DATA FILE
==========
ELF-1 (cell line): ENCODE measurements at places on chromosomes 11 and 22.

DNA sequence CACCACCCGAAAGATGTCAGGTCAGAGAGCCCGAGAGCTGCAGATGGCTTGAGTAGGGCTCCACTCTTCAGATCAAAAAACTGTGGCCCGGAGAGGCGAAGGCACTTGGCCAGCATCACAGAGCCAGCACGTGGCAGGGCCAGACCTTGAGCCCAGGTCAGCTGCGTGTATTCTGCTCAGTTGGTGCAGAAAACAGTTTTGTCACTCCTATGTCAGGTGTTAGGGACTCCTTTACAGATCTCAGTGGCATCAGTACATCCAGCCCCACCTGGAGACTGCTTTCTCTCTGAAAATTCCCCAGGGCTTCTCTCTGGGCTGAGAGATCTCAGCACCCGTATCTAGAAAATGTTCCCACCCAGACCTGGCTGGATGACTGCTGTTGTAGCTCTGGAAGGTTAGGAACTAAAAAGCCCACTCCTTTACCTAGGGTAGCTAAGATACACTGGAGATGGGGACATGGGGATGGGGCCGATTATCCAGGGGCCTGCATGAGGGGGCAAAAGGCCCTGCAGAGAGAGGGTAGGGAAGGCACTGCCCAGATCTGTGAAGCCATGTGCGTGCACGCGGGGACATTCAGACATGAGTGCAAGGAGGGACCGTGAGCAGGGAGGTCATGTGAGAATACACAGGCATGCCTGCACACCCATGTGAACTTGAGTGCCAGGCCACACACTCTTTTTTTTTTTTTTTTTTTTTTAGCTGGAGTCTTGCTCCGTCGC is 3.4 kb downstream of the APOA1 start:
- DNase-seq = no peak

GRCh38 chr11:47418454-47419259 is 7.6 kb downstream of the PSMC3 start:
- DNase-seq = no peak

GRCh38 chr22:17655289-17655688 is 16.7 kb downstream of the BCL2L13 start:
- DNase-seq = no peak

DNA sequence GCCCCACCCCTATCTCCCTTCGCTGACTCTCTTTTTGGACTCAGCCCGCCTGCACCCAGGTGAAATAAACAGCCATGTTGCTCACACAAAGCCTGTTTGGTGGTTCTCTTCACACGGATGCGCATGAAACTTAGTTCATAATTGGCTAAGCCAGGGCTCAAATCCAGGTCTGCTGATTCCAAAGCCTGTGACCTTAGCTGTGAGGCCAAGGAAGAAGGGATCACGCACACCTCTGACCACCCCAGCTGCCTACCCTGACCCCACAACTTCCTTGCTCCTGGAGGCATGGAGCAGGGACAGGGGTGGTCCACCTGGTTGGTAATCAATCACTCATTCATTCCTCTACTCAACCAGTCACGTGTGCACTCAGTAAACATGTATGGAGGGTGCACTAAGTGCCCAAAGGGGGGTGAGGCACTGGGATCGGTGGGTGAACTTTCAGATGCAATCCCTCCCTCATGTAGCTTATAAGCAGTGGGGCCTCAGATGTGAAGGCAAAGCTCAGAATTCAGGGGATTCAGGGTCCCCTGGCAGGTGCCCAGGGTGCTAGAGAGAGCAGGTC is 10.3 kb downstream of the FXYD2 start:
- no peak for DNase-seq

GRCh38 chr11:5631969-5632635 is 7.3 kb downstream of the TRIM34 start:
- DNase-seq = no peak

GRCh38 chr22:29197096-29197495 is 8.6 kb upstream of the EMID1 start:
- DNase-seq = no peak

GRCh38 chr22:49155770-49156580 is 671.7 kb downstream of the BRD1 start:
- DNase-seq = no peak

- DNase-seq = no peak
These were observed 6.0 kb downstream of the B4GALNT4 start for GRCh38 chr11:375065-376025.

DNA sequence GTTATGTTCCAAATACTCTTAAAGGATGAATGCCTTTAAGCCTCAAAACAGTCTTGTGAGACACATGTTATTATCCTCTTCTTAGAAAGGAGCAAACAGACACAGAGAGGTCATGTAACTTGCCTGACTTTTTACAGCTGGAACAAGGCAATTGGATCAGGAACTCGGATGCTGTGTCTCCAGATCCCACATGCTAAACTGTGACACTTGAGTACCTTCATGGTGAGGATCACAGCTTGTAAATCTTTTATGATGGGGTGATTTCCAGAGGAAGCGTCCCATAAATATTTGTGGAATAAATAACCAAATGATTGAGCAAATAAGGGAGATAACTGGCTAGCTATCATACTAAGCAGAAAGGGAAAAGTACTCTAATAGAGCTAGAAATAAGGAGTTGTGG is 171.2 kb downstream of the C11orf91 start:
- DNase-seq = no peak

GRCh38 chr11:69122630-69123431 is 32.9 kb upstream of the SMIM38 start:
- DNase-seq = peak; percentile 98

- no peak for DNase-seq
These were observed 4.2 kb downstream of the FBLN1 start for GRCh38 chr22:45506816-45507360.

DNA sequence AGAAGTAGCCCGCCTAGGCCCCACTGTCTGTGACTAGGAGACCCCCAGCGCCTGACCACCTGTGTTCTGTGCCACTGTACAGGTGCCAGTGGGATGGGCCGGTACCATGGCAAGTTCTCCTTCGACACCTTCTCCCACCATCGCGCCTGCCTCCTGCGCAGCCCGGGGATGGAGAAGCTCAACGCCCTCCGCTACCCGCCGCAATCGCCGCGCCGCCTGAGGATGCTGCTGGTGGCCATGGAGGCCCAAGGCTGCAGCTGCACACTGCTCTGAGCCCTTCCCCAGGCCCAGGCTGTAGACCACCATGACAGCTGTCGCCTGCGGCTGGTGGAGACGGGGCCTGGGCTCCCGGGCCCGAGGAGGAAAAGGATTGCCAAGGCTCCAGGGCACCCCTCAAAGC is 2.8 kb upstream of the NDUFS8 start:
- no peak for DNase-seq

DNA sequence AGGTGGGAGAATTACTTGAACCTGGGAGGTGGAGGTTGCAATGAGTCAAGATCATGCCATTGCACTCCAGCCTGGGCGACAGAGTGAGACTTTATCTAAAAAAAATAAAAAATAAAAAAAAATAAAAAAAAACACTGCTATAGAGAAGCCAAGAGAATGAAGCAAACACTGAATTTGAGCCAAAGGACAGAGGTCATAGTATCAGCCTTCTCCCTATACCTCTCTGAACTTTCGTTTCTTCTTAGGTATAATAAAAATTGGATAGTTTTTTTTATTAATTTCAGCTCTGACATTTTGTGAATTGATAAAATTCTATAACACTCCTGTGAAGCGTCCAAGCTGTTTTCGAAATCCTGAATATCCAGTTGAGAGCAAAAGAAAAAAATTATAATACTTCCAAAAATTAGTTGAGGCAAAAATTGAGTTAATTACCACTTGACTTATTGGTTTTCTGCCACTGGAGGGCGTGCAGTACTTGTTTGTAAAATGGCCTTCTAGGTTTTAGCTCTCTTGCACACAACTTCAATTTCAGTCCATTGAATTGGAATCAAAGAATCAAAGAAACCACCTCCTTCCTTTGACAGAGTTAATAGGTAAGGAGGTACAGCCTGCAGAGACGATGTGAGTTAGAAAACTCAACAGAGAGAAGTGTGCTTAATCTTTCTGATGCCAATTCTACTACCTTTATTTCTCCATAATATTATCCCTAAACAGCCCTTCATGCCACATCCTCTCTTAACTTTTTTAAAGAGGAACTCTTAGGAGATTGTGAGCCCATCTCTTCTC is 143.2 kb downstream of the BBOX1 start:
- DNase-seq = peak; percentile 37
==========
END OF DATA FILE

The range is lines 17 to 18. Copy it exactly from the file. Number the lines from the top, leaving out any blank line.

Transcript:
These were observed 6.0 kb downstream of the B4GALNT4 start for GRCh38 chr11:375065-376025.

DNA sequence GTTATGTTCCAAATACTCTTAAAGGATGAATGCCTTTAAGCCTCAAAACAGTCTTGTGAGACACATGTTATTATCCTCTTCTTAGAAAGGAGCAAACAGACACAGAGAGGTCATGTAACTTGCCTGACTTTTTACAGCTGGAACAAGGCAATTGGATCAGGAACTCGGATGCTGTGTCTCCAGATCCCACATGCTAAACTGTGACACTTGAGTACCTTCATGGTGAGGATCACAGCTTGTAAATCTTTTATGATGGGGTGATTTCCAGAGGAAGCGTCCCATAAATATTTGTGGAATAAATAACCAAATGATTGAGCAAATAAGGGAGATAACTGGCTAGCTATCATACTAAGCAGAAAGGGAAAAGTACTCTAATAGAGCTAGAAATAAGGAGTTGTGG is 171.2 kb downstream of the C11orf91 start: